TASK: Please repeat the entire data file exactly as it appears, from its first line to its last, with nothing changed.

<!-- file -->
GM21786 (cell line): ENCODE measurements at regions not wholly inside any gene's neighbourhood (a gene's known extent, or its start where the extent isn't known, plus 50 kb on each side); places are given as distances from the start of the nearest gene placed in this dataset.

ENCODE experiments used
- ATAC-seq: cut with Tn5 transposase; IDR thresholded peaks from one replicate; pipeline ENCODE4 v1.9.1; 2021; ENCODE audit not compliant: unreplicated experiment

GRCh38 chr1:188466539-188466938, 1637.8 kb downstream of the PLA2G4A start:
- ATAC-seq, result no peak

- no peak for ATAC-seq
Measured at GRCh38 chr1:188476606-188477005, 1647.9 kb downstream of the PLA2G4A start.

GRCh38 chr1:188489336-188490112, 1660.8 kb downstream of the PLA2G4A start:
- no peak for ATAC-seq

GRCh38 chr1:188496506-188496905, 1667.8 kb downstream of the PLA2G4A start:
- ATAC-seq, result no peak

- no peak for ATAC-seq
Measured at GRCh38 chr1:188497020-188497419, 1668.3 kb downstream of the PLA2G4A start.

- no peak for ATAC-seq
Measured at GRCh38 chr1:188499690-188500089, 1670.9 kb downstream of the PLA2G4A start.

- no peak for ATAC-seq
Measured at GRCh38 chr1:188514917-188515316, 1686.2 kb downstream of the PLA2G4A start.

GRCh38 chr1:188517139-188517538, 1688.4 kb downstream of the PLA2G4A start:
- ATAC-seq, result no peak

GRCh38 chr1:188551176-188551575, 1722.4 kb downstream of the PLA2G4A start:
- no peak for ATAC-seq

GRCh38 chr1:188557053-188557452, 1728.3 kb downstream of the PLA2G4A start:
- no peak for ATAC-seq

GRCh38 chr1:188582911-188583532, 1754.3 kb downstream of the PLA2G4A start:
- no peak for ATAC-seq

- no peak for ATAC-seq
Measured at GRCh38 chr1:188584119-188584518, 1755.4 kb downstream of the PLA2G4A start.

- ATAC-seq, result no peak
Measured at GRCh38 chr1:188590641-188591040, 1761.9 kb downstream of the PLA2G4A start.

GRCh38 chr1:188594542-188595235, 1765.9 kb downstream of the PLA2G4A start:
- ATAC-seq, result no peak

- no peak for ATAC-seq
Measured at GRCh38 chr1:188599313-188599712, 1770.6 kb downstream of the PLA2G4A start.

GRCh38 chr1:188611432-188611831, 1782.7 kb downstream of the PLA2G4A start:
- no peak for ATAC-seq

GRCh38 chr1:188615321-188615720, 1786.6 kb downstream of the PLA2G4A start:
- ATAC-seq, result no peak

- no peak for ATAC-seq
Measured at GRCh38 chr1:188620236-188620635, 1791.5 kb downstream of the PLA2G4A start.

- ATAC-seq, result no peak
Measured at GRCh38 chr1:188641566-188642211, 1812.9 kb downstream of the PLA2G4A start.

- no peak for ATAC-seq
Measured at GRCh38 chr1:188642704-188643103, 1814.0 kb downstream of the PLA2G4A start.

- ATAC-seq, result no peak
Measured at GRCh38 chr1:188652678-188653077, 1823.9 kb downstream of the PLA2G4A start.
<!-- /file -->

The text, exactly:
GM21786 (cell line): ENCODE measurements at regions not wholly inside any gene's neighbourhood (a gene's known extent, or its start where the extent isn't known, plus 50 kb on each side); places are given as distances from the start of the nearest gene placed in this dataset.

ENCODE experiments used
- ATAC-seq: cut with Tn5 transposase; IDR thresholded peaks from one replicate; pipeline ENCODE4 v1.9.1; 2021; ENCODE audit not compliant: unreplicated experiment

GRCh38 chr1:188466539-188466938, 1637.8 kb downstream of the PLA2G4A start:
- ATAC-seq, result no peak

- no peak for ATAC-seq
Measured at GRCh38 chr1:188476606-188477005, 1647.9 kb downstream of the PLA2G4A start.

GRCh38 chr1:188489336-188490112, 1660.8 kb downstream of the PLA2G4A start:
- no peak for ATAC-seq

GRCh38 chr1:188496506-188496905, 1667.8 kb downstream of the PLA2G4A start:
- ATAC-seq, result no peak

- no peak for ATAC-seq
Measured at GRCh38 chr1:188497020-188497419, 1668.3 kb downstream of the PLA2G4A start.

- no peak for ATAC-seq
Measured at GRCh38 chr1:188499690-188500089, 1670.9 kb downstream of the PLA2G4A start.

- no peak for ATAC-seq
Measured at GRCh38 chr1:188514917-188515316, 1686.2 kb downstream of the PLA2G4A start.

GRCh38 chr1:188517139-188517538, 1688.4 kb downstream of the PLA2G4A start:
- ATAC-seq, result no peak

GRCh38 chr1:188551176-188551575, 1722.4 kb downstream of the PLA2G4A start:
- no peak for ATAC-seq

GRCh38 chr1:188557053-188557452, 1728.3 kb downstream of the PLA2G4A start:
- no peak for ATAC-seq

GRCh38 chr1:188582911-188583532, 1754.3 kb downstream of the PLA2G4A start:
- no peak for ATAC-seq

- no peak for ATAC-seq
Measured at GRCh38 chr1:188584119-188584518, 1755.4 kb downstream of the PLA2G4A start.

- ATAC-seq, result no peak
Measured at GRCh38 chr1:188590641-188591040, 1761.9 kb downstream of the PLA2G4A start.

GRCh38 chr1:188594542-188595235, 1765.9 kb downstream of the PLA2G4A start:
- ATAC-seq, result no peak

- no peak for ATAC-seq
Measured at GRCh38 chr1:188599313-188599712, 1770.6 kb downstream of the PLA2G4A start.

GRCh38 chr1:188611432-188611831, 1782.7 kb downstream of the PLA2G4A start:
- no peak for ATAC-seq

GRCh38 chr1:188615321-188615720, 1786.6 kb downstream of the PLA2G4A start:
- ATAC-seq, result no peak

- no peak for ATAC-seq
Measured at GRCh38 chr1:188620236-188620635, 1791.5 kb downstream of the PLA2G4A start.

- ATAC-seq, result no peak
Measured at GRCh38 chr1:188641566-188642211, 1812.9 kb downstream of the PLA2G4A start.

- no peak for ATAC-seq
Measured at GRCh38 chr1:188642704-188643103, 1814.0 kb downstream of the PLA2G4A start.

- ATAC-seq, result no peak
Measured at GRCh38 chr1:188652678-188653077, 1823.9 kb downstream of the PLA2G4A start.